A bucket, a small shovel, and an unfettered imagination are all it takes to transform a visit to a sandbox in a crowded public park into a brilliant adventure.
All young Adele needs to do is give her bucket a tap. The sand inside crawls out on its own to dance, buildings and parent-bearing benches in the background float out of the frame, and nearby toys and trees acquire smiling faces. Then down a Sand Dragon’s gaping maw tumble Adele and her newly animate companions to meet a tantrum-prone king, fly beneath a cloud of fluffy chicks, perch in a hot dog tree, and land on “a DESSERT island.” “Yummy! Eat up now,” says Adele gaily. “Who KNOWS what will happen next.” Indeed. Ponti slips in Sendak-ian caricatures and other sight gags as he propels his white child and her motley crew of tiny fellow travelers on. (All, except for an anxious toy aptly named Stuffy, are clearly having a grand time.) They proceed through a series of suddenly transformed settings to a final slide down a giant’s tongue that delivers Adele and all back to the sandbox. Readers, particularly the newly independent ones at whom this is aimed, will delightedly join the outing.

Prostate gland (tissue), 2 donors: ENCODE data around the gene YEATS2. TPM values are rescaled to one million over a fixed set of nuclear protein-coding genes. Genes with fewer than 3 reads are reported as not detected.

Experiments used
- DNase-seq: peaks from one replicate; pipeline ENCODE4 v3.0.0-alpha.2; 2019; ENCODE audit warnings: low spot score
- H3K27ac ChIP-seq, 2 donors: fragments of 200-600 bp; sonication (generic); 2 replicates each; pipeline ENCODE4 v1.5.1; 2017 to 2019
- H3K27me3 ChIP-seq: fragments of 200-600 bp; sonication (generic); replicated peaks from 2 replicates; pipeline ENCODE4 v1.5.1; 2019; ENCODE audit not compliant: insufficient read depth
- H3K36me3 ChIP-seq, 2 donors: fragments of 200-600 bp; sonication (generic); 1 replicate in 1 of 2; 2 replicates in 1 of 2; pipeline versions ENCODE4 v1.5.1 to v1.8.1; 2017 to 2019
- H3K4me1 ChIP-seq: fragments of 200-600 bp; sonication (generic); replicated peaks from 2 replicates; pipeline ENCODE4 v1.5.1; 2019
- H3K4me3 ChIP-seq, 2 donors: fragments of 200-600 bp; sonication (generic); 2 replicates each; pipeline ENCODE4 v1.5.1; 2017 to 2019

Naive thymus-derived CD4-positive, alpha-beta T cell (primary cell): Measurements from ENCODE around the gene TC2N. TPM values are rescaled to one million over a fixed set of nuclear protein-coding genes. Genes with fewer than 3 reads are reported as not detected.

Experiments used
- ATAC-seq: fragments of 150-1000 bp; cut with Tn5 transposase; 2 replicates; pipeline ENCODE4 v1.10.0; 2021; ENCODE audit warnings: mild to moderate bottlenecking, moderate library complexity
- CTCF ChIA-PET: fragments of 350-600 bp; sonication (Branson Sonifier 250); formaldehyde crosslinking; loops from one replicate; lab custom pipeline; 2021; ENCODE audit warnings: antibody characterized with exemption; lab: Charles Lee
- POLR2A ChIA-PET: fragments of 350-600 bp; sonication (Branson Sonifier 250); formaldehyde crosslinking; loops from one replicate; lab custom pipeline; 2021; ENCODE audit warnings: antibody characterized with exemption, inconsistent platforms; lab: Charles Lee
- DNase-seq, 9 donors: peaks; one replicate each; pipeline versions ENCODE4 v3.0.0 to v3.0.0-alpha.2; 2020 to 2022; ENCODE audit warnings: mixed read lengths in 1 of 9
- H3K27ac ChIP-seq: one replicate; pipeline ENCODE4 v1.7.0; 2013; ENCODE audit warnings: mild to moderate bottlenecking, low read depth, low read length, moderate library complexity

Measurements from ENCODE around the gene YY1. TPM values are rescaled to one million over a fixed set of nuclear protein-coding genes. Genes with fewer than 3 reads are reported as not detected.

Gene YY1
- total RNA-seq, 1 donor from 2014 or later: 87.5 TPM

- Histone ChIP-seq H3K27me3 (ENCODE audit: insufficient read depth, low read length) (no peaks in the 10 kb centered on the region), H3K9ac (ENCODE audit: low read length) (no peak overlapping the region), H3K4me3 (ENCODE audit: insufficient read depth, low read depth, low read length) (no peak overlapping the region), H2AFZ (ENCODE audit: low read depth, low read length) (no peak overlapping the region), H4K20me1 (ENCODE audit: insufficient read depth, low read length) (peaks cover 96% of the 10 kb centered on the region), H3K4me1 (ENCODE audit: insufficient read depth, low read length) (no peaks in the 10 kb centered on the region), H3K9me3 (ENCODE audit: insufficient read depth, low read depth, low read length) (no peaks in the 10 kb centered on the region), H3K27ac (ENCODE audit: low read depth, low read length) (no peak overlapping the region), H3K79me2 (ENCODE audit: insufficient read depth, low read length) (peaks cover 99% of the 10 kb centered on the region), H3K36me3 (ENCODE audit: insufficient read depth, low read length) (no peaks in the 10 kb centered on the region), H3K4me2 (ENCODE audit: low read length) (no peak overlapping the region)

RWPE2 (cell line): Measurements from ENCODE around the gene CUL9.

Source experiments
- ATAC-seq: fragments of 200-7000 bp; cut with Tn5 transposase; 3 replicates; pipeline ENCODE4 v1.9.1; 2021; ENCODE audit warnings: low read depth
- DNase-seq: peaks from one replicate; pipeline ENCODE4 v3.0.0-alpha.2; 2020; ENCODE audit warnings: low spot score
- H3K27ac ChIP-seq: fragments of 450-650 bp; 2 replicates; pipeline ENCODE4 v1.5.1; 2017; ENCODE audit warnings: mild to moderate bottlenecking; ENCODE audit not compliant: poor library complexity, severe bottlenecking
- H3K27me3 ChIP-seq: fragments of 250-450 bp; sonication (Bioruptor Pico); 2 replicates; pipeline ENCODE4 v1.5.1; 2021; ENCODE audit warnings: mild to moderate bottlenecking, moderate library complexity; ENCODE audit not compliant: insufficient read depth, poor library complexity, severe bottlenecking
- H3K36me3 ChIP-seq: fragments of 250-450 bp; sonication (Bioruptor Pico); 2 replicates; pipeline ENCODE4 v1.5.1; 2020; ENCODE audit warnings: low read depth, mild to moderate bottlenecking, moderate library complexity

An unconscionably tardy return for the young imagineer of the incomparable Adele’s Album (1988)—welcome back! (Graphic early reader. 5-7)